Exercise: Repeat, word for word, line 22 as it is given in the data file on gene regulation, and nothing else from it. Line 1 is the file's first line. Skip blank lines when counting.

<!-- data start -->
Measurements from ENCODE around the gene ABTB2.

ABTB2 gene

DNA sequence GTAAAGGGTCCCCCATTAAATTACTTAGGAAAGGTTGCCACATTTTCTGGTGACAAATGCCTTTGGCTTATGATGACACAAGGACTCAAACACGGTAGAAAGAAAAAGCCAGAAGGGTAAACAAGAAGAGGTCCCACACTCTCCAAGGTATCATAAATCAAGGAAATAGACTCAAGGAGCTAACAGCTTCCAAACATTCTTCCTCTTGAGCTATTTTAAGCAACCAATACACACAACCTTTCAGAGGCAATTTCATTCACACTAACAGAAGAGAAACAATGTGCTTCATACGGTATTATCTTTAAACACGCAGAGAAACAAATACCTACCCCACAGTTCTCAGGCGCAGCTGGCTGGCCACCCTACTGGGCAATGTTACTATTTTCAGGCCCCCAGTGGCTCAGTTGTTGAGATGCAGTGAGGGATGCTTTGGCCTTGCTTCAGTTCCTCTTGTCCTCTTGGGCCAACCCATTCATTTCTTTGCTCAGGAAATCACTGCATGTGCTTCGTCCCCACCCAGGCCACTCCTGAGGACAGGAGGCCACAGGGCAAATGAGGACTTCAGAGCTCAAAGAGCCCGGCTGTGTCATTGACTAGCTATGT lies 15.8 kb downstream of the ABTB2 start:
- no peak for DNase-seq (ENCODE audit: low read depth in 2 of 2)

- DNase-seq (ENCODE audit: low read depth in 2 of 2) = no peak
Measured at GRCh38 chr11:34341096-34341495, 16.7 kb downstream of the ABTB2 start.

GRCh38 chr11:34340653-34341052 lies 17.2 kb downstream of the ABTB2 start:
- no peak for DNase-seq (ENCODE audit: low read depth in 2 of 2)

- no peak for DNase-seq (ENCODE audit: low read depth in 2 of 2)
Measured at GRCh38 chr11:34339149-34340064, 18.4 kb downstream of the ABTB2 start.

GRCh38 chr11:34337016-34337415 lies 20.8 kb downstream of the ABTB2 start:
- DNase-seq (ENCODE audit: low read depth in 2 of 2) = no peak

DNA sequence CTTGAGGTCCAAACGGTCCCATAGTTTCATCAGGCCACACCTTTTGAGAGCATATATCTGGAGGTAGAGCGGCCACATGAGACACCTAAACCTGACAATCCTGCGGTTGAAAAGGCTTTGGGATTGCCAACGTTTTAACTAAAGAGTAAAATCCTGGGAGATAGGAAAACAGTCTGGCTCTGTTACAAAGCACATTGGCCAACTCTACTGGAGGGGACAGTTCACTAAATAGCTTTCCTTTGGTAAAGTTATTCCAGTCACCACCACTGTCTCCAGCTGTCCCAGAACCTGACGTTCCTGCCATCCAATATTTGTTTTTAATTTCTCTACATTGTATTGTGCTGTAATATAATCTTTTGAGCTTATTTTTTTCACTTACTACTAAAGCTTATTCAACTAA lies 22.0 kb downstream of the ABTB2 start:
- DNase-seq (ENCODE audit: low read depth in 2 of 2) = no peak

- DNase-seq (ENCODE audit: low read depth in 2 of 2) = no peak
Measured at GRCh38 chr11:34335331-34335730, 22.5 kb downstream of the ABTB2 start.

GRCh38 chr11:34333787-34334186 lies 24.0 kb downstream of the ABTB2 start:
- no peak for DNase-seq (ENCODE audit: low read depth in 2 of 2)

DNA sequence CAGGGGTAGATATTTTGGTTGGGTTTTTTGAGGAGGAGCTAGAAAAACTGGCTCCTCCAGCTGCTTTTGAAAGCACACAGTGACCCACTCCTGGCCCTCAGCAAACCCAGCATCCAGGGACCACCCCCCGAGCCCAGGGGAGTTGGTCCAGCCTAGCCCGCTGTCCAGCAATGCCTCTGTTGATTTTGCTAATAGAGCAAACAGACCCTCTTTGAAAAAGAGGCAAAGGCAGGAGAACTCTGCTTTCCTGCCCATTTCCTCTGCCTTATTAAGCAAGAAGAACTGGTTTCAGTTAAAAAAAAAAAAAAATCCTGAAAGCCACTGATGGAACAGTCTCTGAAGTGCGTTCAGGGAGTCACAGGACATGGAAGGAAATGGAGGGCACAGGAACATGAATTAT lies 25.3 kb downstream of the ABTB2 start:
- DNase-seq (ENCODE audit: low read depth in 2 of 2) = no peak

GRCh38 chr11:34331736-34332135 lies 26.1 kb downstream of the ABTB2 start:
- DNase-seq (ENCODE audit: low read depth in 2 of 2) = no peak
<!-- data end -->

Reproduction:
- DNase-seq (ENCODE audit: low read depth in 2 of 2) = no peak